More than half of all Germans view Islam as a threat to their country and believe it does not belong in the Western world, according to a major new study on religious attitudes in Germany.
The findings confirm the results of dozens of other surveys, and reflect a growing divide between the views of ordinary Germans and those of Europe's multicultural elites, who, in the quest for "diversity," have been promoting mass immigration from Muslim countries for decades.
The study, entitled, Religion Monitor 2013: Religiousness and Cohesion in Germany (currently available only in German) was produced by the Bertelsmann Foundation, one of the most influential think tanks and lobbying groups in Europe, and a strong proponent of "progressive" causes such as multiculturalism and global governance.
According to the survey -- designed to measure the "most important forms and intensity of the religiosity" of German citizens -- the majority of Germans view Islam as "foreign, different and threatening."
More specifically, 51% of Germans believe Islam poses a threat to their way of life. In East Germany that figure rises to 57%, while in West Germany it reaches 49%. (The survey also shows that one in five Germans believe Judaism poses a threat to the German way of life.)
Only 25% of Germans believe that Islam has a positive influence on German society.
Although 85% Germans say that society should be open to all religions, and 67% believe that "every religion has a core of truth," fully 50% of Germans believe that Islam does not belong to Germany.
The survey also shows that Muslims possess the strongest religious identity in Germany. Some 90% of Muslims believe that religion is somewhat or very important, 40% rate themselves as very religious, and 30% of Muslims visit the mosque on a regular basis. By contrast, only 18% of Protestant Christians attend church on a regular basis.
According to the survey, nearly 40% of Muslims in Germany believe Islam "has a monopoly on the truth" and that other religions are patently false. The poll shows that nearly 20% of Muslims in Germany believe that "only politicians who believe in God are suitable for public office." More than 30% of Muslims believe that Muslim religious leaders should have more influence on government decision-making.
Although 80% of Muslims in Germany say they believe "democracy is a good form of government," the survey also shows that only 24% of Muslims are involved in civil society activities outside of work and family. Bertelsmann explains the statistical disconnect in this way: "The strong collective attachment to family, which prioritizes family relationships over civil society activities, probably plays a role."
The survey results are undeniably bad news for multiculturalists, who are now busy casting the blame for "Islamophobia" on German ignorance and portraying Muslim immigrants as victims of "negative stereotypes."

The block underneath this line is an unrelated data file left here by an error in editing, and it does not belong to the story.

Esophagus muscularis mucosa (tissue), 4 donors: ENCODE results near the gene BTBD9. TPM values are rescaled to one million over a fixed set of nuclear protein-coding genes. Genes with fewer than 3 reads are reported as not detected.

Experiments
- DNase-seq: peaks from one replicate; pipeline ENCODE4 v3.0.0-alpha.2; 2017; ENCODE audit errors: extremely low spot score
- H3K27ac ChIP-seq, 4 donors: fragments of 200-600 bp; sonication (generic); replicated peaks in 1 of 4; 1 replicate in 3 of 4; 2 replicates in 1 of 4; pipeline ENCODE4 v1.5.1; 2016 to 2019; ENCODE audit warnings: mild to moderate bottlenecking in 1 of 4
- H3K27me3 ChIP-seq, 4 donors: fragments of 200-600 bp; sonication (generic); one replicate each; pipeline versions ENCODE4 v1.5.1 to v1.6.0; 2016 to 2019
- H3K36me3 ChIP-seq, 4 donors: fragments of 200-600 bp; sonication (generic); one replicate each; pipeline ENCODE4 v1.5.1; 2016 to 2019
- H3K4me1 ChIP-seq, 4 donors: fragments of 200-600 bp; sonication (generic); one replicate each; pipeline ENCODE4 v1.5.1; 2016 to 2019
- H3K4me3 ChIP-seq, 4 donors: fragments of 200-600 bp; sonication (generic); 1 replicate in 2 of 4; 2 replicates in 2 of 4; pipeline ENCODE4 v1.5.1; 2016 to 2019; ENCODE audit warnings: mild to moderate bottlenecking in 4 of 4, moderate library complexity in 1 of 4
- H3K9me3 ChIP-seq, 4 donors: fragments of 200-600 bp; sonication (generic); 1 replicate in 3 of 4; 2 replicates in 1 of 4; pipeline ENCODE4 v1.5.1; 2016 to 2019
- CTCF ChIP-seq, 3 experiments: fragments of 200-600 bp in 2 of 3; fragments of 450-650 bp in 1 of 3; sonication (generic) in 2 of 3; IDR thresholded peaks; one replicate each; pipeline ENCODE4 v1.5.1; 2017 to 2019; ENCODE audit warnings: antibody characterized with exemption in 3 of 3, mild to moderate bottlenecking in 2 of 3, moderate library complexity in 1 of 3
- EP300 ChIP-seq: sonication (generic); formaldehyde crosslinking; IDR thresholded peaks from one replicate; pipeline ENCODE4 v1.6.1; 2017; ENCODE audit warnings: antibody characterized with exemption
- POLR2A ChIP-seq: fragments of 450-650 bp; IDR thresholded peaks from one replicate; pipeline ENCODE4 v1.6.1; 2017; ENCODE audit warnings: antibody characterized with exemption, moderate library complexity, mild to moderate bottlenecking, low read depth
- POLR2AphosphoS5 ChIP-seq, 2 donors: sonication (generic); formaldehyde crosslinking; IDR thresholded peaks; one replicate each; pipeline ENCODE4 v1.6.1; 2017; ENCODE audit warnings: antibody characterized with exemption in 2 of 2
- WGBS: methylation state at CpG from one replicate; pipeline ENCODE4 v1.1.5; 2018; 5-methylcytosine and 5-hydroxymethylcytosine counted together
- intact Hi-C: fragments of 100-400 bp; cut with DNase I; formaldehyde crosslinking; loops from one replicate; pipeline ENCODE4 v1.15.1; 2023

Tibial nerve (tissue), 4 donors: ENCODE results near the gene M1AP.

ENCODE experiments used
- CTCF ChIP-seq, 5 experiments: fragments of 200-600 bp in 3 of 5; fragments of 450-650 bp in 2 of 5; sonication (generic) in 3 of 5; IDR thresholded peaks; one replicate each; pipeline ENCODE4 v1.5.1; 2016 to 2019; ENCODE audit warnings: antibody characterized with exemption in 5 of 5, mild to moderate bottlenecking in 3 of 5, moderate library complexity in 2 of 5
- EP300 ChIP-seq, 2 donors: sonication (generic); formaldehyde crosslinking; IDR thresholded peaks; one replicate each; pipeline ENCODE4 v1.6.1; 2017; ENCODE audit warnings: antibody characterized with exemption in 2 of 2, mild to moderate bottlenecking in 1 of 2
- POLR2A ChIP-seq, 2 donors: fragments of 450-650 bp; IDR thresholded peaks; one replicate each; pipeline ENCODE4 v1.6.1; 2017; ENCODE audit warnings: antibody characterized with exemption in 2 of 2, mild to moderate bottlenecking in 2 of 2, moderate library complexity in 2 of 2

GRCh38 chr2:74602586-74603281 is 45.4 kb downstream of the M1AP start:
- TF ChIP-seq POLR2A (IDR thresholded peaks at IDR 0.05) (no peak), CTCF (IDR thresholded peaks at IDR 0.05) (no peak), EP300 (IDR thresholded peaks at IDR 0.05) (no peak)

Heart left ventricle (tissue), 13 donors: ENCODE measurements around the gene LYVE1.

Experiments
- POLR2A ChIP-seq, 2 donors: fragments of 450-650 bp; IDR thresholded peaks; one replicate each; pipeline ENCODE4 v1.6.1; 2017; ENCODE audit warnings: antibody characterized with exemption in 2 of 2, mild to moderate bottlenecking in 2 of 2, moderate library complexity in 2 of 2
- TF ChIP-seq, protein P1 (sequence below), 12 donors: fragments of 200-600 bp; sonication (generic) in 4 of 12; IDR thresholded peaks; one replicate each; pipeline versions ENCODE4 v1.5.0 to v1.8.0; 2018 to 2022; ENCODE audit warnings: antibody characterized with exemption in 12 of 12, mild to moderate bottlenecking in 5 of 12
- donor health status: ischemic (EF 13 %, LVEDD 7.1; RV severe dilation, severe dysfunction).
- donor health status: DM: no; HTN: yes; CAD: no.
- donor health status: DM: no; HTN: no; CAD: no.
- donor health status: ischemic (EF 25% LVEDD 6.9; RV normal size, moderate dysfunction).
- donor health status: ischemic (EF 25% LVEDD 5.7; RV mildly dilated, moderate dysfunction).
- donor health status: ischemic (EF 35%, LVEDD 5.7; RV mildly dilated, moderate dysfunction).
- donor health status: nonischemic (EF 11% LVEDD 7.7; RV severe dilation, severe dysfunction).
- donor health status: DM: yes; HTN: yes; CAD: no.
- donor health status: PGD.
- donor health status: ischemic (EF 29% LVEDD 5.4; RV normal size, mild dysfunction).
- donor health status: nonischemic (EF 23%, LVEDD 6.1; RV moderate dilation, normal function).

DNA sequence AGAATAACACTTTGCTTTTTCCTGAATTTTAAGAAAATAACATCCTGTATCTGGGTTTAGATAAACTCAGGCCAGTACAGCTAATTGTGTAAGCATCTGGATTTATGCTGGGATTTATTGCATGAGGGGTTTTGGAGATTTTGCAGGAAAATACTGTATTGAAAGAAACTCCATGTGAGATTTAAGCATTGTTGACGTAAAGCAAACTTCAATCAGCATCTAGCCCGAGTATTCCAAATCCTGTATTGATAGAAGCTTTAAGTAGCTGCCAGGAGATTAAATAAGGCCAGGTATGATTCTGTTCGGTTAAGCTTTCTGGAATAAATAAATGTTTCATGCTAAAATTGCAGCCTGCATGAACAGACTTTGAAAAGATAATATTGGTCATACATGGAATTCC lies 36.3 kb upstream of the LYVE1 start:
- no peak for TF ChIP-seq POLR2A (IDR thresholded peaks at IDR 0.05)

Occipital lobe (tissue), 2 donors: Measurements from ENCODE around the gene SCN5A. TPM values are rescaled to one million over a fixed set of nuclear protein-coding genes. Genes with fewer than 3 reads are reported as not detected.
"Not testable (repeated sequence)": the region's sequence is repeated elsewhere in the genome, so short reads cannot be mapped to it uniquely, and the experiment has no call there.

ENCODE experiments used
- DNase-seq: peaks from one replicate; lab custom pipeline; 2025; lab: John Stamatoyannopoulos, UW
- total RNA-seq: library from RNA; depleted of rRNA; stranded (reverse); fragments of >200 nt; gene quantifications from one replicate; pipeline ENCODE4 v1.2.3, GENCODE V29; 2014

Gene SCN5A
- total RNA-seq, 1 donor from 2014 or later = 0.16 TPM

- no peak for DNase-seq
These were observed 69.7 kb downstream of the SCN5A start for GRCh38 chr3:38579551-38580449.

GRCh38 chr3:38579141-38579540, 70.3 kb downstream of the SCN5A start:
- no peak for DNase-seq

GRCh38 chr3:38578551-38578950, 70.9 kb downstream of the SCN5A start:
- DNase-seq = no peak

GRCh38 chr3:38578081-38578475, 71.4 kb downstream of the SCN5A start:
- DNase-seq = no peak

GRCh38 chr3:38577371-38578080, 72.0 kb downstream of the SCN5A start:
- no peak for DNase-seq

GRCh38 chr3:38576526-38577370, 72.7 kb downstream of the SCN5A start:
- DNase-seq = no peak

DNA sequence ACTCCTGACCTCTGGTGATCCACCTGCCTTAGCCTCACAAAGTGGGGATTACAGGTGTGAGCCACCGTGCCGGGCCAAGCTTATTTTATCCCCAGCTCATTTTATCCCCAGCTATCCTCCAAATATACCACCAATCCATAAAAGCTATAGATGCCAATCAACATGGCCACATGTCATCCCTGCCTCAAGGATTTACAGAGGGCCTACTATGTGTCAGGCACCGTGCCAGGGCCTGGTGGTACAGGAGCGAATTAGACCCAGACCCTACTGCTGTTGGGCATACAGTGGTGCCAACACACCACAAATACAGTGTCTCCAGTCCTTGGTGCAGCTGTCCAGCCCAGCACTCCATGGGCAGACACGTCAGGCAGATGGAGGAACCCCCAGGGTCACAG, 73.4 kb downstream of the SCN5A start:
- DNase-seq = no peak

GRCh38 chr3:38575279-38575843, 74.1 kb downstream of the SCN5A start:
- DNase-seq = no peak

Bertelsmann claims that the Germans who are most concerned about Islam are "the elderly and those with low levels of education," although the report offers no convincing empirical evidence to support this claim.
In an interview with the international broadcaster Deutsche Welle, Detlaff Pollack, a sociologist who co-authored the Bertelsmann study, tries to downplay the negative perception of Muslims in Germany by claiming that it could be due to the lack of personal contact between Germans and Muslims. In other words, if Germans would only make the effort to meet Muslims they would like what they encounter.
Pollack's explanation seems inadequate, however, given that the Bertelsmann study shows that Germans have overwhelmingly positive views of Buddhism and Hinduism, although most Germans have presumably never met a Buddhist or a Hindu, who make up only 0.3% and 0.1% of the German population, respectively.
In a separate interview with Deutsche Welle, Stephan Vopel, the other co-author of the Bertelsmann study, says: "Certainly education is a very important key for it [tolerance of Islam]. Secondly, we have found that there is a high correlation between the question, have you ever had contact with people of other religions, and attitudes towards other religions. This means that people of different religions must enter into dialogue with each other, need to interact with each other."
But Vopel undermines his own argument by admitting that there already is a considerable amount of interaction between Germans and Muslims. He says: "Here in Germany -- even in comparison with other European countries -- it is not so bad. Here we do not have as strong a ghettoization, segregation in the neighborhoods, as in some other countries."
Rather than asking Muslims to take responsibility for their "image problem" by making a greater effort to integrate into German society, Vopel says that what is needed is more "Islamic religion classes in public schools" so that Germans can become better educated about Islam.